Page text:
Chic Sparrow Over Foxy Fix for the Win – the Rest of the 2019 Line Up

Not too big a stack right?  Very focused!

On top is my everyday carry.  It’s not even a journal really, it’s a date book, I guess a planner.  I shouldn’t treat planner like a dirty word, but I’ve been down that road of decorating rather than planning, and I’ve really decided that decorating is for memory keeping, and my carry around thing has to look at least semi-professional.  Oh, so what is it?  It’s a Hobonichi Weeks, housed in a Chic Sparrow Weeks cover in Golden Maverick leather.

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Journal No. 2 for 2019, My Not A Bullet Journal Journal

Back in 2016 through 2017, I kept a bullet journal. A real bullet journal. Bullet journaling is a an analogue planning system created by Ryder Carrol. I haven’t been to his blog lately, or read his new book, but back when he started this analogue system of not quite list making/not quite traditional planning, there were no monthly calendars, no doodling, no elaborate spreads of goals, or habit tracking, or anything like that. Rather, it was a system of rapid logging, of daily tasks/items/appointments that were checked off when completed, or migrated to a date in the future. The first page was a vertical list of dates, and you logged your appointments. The next page was a future log, and I used it for items I was waiting for, an appointments for the month. Then, you just started in on logging items daily. For instance, you wrote down Monday, and you made a list of your to dos, your appointments, your tasks, things to remember. You checked them off when there were down, or you drew an arrow to indicate you were migrating it to later in the week or month or whatever. If you wanted to create a list, of say books to read, or goals, or something like that, where ever you were in your journal, you titled your collection, and started listing, and you noted the page of the collection in the index. And, that was it.

That’s a traditional bullet journal.

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A Weekender for Every Day of the Week

I’ll admit it – I’m a bandwagon girl. Or, more accurately, if there’s a sweater parade going by, I’m definitely in the crowd watching, and, it doesn’t take much for me to hop on the float, and cast on the sweater du jour. When everyone started knitting this sweater, the Weekender by Andrea Mowry, I certainly put it in my Ravelry queue, and I kept my eye on photos of completed projects. I didn’t cast on immediately though, because I was concerned about the drop shoulder. A drop shoulder on an oversized sweater with no shaping definitely runs the risk of looking like a trash bag with a hole for your head.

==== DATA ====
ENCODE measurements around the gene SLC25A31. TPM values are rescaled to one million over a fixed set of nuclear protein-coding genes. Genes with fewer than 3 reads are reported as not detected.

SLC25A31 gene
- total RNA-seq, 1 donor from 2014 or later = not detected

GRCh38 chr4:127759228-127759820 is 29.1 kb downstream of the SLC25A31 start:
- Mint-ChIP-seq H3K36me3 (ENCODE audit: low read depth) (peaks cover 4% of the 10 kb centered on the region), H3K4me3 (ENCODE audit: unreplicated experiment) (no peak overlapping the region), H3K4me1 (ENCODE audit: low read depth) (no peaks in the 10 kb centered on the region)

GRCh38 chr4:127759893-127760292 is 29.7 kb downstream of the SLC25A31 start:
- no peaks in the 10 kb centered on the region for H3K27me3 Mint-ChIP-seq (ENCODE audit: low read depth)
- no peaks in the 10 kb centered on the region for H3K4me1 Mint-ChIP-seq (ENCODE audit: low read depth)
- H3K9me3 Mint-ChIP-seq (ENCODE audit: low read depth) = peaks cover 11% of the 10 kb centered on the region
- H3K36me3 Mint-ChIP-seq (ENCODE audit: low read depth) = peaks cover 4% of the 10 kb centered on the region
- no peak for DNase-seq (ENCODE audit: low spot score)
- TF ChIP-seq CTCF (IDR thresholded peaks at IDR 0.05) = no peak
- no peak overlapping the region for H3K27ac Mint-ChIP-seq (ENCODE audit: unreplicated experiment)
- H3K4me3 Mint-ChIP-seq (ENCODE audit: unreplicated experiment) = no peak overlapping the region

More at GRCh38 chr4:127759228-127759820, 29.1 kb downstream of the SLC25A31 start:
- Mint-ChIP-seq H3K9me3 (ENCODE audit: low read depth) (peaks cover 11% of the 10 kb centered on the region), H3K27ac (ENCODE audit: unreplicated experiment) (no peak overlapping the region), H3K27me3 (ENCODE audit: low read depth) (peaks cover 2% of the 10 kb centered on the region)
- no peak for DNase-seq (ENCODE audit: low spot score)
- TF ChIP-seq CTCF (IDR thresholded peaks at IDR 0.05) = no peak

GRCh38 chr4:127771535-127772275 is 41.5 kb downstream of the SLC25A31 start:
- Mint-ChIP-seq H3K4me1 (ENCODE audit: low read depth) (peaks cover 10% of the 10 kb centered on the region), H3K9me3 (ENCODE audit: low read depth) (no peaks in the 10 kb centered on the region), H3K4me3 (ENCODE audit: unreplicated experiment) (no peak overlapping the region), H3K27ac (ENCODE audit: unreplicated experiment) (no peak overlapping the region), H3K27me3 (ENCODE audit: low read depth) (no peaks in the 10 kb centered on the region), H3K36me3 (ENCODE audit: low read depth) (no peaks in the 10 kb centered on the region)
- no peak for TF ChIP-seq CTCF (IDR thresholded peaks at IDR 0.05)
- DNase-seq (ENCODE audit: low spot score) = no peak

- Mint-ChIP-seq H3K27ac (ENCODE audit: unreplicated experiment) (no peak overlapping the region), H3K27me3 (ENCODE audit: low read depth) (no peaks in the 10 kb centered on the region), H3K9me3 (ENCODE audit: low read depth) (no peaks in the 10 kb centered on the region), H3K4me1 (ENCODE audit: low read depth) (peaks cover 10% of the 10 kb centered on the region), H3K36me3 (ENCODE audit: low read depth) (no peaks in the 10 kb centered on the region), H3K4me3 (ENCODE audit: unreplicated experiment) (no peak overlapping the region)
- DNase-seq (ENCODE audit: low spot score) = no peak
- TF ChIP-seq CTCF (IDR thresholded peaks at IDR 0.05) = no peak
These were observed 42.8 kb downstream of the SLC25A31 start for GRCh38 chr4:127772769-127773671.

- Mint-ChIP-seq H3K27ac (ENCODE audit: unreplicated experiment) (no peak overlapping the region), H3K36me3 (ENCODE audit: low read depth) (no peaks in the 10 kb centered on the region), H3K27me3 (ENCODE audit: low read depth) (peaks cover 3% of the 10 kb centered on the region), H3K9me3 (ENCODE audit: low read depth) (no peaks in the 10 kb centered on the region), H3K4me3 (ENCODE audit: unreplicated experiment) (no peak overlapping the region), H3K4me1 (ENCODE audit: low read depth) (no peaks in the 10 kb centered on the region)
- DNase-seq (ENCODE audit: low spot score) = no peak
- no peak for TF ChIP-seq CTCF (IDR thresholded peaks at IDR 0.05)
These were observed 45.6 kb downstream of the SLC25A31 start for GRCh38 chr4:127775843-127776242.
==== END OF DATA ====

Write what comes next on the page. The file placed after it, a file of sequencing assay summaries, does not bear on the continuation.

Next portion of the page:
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A Star is Born – Again

I saw a Star is Born on Sunday but I waited a few days to write about it.  If I had written the review right after the movie, it would have been ungenerous and unkind.  In the theater where I saw the movie, there were people sobbing in their seats, audibly, and I was struck more by their emotion than by the movie.  With that kind of tangible evidence, I certainly can’t argue with the gut punch effect of the movie.  And, I can’t say anyone was manipulated into crocodile tears, because it certainly wasn’t a secret that this was going to be tragic love story told with all of the trappings of traditional melodrama.  People weren’t manipulated into emotional reactions – they went there for that sole purpose.  There’s a scene right in the beginning of the movie, where Lady Gaga’s character, Ally, dumps her boyfriend while she’s on a break from work.  She’s hiding in a bathroom stall having this difficult conversation with the guy, and after she abruptly hangs up on him, she walks out of the stall, stares into the mirror, drops her head, stomps her feet, and let’s out a primal scream, followed by “fucking men!”  Go ahead and scream, and cry and let it all out, friends, Lady Gaga has not only given you permission, she has shown you the way.

So, why didn’t I take her hand, just go with it, into the cathartic tears and the emotional release that the movie guaranteed?  I certainly did in the second remake of  A Star is Born, with Judy Garland and James Mason.  When James Mason walks into the ocean, and the music swells, and later Judy is sobbing over her lipstick on the wall at Gruman’s Chinese Theater, I sat in my bed crumpling tissue after tissue.  It’s the same story, after all, it should have gotten me.  And, it wasn’t the fact that I knew how it was going to end – I’ve seen the Judy Star is Born at least five times, and I react the same way every time.  It’s certainly not a talent thing – Lady Gaga has the pipes, and she’s a talented song writer.    And this A Star is Born has been updated, as it’s certainly a more accurate portrayal of addiction.  It should have spoken to me, right?